Prospective student information from Dr. Albert:
Minimal requirements for interested students:
- One-year programming experience (Python or Java preferred) - this is an absolute minimum, no exceptions.
- Statistics or machine learning experience
- GPA > 3.3
- Writing ability: all projects efforts are documented. Your writing ability will be assessed
- Test-driven development and version control are encouraged
Prospective students outside of Chicago:
We receive an average of one email per week from students requesting to work in the lab, and many of these requests are looking for funded positions. Unfortunately, unless there is a specific call for external students posted on this page or elsewhere, we primarily take students that are local to Chicago for logistical reasons. We work closely with students in Loyola, the Rehabilitation Institute of Chicago, and Northwestern and welcome other local students, but if you are contacting us from a university outside of Chicago your best options to work with us is to apply to graduate school in Loyola computer science and mention our lab in your application. If you are offered admission, you can contact us if your work with us is a deciding factor for your acceptance to come to Loyola.
Late program Loyola students (late Junior, Senior undergrad, 2nd year MS):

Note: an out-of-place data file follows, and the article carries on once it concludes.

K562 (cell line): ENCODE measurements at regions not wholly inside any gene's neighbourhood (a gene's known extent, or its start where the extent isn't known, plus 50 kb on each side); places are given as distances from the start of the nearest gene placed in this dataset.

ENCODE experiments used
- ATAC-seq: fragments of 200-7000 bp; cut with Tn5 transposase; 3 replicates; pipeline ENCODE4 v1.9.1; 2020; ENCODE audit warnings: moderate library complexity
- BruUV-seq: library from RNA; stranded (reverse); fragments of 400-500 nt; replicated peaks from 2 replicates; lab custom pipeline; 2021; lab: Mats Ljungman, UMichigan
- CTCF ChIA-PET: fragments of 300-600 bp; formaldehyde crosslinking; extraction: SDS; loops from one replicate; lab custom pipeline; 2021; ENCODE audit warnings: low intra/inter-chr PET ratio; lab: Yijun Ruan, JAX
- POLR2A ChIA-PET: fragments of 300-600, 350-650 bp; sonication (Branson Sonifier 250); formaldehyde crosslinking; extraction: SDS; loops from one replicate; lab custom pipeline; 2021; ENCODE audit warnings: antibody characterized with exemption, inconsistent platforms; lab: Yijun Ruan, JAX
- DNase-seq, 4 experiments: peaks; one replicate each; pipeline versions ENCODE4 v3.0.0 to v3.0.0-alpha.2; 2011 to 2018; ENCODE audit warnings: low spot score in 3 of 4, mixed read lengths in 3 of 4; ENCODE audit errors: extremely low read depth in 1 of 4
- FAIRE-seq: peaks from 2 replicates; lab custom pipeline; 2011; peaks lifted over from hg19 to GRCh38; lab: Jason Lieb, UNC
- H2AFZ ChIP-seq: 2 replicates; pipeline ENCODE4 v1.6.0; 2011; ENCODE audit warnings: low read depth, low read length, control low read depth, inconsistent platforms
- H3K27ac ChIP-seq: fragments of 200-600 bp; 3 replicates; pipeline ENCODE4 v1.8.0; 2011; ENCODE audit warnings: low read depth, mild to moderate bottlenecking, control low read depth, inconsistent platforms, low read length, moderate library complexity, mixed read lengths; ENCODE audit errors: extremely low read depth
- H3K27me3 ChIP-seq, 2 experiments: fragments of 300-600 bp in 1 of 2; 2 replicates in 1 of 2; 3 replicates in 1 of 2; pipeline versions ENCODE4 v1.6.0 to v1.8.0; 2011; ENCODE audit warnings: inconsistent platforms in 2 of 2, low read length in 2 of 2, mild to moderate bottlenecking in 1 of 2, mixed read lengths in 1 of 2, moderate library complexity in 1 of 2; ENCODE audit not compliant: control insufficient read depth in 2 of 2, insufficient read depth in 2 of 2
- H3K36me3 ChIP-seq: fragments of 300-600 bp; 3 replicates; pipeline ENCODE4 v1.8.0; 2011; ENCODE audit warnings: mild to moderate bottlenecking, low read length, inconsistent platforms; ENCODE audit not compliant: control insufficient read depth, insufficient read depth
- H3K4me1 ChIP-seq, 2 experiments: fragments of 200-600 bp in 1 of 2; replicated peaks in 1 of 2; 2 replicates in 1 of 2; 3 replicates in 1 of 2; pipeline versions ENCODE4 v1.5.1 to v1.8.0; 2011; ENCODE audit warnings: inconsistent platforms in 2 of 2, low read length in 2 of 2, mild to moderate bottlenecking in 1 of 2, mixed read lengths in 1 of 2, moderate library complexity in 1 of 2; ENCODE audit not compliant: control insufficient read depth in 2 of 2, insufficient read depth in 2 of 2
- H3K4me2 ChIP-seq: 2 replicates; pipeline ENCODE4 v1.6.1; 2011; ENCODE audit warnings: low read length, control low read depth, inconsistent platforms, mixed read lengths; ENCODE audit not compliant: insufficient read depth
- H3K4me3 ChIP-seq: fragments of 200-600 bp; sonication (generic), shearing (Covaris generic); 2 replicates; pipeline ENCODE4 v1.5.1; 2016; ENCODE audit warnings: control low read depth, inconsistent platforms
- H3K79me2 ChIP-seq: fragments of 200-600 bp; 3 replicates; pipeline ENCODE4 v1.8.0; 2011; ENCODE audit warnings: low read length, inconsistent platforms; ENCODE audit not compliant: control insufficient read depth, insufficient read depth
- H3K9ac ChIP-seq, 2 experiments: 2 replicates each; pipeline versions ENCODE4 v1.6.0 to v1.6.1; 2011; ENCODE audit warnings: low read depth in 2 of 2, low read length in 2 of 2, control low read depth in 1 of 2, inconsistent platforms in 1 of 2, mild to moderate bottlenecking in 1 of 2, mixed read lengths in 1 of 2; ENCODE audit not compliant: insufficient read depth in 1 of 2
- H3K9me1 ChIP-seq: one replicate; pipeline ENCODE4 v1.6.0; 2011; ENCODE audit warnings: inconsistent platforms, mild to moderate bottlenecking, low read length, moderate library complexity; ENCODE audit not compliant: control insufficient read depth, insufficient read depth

We have a computer science summer research program that you are encouraged to participate in. Your experience there is greatly appreciated, and the program is set up so that your participation can comfortably be done in a limited time frame. However, outside of that summer program, if you are within one year of graduation, the options for participating in the lab are limited as it takes approximately a half a year of intense effort to be prepared for contribution to lab goals.
Early program Loyola students (Freshman, Sophomore, 1st year MS, also external Ph.D. students):
You are strongly encouraged to contact our lab if you are interested. Please include a current CV or resume if you are serious about working with us (you should have one anyway). Depending on your experience, you may or may not be able to immediately join a project, however, an early interest or long-term commitment is very valuable as training is necessary to be productive in the lab.
Sample technical questions from PAC-lab fellowship interviews in 2016 (note, you are not expected to know the exact answers, though the approach students had to these questions said a lot about how they did in the group):
- Write pseudocode for printing the Fibonacci sequence (explained if students didn't know what it was):
- You want to design a system to classify images of city scenes from rural scenes: explain how you would do that. What data would you collect? What features? How would you test it?
- Estimate the probability that in a room of 23 people, two people will share the same birthday.
- Give the most formal definition of “statistically significant” that you can. Include P values if possible.
- Someone designs a visual terrorist recognition system for use in airports. They claim to be able to identify known terrorist with 99% accuracy. How might this number be misleading, and how would you provide a score that is more appropriate?